The House has approved legislation that would allow more of Georgia's elderly to reside in assisted-living facilities, rather than nursing homes.
Lawmakers OK'd the bill by a vote of 172-1 on Tuesday.
It would let assisted living centers provide more services. Under current law, residents of the facilities can be funneled into nursing homes if they are unable to take their own medications or are immobile.
State Rep. Ann Purcell, a Rincon Republican, said the change — sought for some 16 years — would cut elderly care costs by about 50 percent and give seniors more autonomy.
Rep. Sharon Cooper chairs the Health and Human Services committee. She says the bill helps Georgia prepare for the future.
“We have 10,000 baby boomers going on Social Security every day," she said on the floor of the House. "Ten thousand, across this country. And they will do that for the next 19 years. And this truly does give seniors who want to be independent as long as possible another opportunity to stay that way.”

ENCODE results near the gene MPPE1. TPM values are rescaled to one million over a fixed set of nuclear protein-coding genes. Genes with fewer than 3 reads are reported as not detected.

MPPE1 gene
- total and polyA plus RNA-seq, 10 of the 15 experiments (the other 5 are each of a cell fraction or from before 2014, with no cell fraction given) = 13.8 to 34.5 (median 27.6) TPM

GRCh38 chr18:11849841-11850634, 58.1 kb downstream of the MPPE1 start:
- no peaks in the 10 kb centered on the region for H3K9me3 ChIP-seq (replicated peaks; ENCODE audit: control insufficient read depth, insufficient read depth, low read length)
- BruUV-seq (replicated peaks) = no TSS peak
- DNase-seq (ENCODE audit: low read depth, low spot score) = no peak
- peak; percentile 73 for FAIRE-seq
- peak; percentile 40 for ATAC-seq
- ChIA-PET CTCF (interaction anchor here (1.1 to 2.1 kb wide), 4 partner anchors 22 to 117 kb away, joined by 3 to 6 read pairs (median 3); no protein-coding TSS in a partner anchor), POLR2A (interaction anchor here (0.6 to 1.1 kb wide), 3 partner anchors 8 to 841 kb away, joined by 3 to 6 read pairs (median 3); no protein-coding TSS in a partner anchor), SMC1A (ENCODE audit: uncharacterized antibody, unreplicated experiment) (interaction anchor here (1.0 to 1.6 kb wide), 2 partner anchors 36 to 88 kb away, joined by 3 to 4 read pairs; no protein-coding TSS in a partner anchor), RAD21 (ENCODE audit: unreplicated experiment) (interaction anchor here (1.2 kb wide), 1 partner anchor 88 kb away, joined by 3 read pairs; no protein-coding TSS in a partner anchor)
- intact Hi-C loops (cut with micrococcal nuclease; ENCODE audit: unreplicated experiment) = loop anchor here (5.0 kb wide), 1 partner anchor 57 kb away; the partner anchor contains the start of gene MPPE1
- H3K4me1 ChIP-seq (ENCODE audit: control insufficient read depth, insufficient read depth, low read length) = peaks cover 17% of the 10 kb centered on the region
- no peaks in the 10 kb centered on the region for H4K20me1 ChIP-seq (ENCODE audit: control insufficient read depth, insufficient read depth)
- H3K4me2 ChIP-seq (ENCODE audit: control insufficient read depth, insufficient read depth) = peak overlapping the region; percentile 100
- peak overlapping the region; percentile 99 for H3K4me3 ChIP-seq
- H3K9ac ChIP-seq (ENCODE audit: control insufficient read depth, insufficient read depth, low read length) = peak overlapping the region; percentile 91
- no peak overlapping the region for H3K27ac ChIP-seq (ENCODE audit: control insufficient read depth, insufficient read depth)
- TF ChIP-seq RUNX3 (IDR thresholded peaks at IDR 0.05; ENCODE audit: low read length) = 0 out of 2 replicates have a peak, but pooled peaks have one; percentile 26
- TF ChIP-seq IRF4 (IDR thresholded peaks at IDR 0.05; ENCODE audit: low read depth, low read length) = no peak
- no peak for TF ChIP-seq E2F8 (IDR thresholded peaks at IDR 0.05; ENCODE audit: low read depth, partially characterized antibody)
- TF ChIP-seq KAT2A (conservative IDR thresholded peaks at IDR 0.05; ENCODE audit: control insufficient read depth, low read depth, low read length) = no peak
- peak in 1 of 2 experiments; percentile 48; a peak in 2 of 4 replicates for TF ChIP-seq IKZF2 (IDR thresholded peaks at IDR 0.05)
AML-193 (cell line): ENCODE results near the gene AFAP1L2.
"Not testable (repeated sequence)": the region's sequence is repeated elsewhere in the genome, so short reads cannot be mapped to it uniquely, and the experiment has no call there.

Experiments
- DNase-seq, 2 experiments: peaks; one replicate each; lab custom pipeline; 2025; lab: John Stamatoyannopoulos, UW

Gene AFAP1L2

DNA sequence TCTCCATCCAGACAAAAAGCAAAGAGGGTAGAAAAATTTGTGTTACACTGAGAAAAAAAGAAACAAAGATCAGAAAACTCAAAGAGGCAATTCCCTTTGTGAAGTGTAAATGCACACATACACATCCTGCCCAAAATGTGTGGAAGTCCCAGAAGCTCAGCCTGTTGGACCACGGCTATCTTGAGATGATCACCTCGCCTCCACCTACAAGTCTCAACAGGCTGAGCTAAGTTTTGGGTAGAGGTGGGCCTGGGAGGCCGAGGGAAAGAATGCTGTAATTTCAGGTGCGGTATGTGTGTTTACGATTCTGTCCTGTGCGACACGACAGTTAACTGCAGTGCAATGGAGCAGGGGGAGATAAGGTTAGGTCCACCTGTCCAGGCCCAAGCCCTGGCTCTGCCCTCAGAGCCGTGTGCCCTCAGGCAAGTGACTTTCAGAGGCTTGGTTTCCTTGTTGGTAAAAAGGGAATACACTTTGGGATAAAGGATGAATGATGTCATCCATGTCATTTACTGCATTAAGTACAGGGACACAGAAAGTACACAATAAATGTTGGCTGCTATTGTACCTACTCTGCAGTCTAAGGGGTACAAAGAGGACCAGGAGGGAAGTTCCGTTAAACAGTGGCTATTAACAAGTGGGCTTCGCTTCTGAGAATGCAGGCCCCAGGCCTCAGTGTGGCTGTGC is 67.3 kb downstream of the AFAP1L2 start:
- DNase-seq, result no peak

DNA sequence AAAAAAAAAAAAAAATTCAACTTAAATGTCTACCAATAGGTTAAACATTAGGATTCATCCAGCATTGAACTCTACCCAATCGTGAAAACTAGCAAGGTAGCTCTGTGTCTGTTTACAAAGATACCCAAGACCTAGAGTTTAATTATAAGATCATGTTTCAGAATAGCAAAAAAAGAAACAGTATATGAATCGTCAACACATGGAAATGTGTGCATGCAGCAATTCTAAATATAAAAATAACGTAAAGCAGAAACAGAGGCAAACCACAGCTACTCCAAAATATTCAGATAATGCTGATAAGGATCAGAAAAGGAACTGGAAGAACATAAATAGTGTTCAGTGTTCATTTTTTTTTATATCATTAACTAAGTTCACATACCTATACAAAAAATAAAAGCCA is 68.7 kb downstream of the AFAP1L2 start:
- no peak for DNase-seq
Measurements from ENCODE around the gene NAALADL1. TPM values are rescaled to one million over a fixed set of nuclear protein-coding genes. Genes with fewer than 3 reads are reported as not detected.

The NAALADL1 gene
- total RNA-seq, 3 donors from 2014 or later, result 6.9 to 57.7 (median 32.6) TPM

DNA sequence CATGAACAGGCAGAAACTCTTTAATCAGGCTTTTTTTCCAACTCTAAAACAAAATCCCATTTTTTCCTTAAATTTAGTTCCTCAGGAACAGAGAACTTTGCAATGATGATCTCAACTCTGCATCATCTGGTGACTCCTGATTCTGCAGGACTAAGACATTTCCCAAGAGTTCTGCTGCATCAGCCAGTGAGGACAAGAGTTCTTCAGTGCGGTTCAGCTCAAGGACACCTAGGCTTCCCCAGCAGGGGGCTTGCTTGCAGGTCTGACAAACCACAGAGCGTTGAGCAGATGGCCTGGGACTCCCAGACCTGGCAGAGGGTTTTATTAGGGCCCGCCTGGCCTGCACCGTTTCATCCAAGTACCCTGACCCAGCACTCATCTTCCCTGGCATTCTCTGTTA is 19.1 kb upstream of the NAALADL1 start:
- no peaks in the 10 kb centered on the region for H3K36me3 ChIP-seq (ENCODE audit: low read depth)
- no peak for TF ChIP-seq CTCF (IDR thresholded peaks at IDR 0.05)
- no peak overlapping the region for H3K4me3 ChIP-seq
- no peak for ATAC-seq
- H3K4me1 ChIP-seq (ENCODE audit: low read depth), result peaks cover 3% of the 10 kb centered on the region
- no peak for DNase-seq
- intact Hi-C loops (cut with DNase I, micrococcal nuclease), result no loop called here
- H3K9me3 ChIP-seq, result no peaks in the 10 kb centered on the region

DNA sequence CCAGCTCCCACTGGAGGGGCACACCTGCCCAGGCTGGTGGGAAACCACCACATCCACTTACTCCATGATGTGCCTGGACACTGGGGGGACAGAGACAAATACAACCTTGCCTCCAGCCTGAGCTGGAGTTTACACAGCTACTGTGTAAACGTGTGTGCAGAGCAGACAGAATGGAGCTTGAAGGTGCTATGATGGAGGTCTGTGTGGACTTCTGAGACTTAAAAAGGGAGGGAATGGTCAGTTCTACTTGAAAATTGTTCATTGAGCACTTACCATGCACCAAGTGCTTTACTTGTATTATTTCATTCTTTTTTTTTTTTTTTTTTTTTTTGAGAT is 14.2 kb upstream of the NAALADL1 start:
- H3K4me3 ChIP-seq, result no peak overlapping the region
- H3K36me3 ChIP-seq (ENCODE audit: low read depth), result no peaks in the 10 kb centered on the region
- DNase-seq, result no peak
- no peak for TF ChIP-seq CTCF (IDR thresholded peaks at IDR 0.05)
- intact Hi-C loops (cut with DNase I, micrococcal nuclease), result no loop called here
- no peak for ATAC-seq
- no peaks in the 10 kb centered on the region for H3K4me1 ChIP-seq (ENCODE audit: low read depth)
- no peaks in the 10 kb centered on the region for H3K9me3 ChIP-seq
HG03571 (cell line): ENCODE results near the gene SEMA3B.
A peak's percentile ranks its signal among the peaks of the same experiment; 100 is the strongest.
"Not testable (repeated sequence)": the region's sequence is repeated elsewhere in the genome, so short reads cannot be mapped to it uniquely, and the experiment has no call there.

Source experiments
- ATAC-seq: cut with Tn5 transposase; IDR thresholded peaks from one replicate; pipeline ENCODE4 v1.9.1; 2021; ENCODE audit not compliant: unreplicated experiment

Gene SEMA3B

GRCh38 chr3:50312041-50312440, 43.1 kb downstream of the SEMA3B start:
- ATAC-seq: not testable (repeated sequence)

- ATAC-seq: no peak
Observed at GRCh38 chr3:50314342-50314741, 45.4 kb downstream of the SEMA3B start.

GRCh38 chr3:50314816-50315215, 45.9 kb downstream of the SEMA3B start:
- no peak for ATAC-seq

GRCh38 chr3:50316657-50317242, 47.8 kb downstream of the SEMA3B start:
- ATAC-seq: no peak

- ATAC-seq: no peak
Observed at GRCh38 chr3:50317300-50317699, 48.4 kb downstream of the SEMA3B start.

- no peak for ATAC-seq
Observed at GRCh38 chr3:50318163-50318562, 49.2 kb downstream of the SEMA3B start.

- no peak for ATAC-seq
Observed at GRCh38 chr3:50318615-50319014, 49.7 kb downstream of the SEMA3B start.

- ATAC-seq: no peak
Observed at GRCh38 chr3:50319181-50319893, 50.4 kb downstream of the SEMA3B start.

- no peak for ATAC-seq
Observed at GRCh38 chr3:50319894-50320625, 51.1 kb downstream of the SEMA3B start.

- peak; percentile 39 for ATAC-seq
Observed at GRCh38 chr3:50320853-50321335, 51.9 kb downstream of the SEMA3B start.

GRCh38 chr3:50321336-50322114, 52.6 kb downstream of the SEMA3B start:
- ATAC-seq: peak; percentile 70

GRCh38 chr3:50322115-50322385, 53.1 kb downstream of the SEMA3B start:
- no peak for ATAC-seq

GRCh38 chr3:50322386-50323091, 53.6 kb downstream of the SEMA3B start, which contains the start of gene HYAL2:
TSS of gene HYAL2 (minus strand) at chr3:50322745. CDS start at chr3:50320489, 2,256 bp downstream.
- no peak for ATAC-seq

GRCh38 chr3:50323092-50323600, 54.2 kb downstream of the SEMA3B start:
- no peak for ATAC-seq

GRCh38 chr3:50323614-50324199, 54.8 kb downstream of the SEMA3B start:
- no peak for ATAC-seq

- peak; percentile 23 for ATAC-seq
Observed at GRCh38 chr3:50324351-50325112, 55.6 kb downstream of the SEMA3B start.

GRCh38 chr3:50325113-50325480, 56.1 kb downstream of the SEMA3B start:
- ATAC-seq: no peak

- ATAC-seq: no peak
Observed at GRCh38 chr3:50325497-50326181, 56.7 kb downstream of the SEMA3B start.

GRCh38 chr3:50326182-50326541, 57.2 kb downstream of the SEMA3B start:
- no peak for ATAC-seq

The bill would set up procedures for licensing this new form of long-term care provider. A House committee made some administrative changes to the bill so it will head back to the Senate where it's expected to pass again easily.
It will then head to Gov. Nathan Deal for his signature.
Contributors: Jeanne Bonner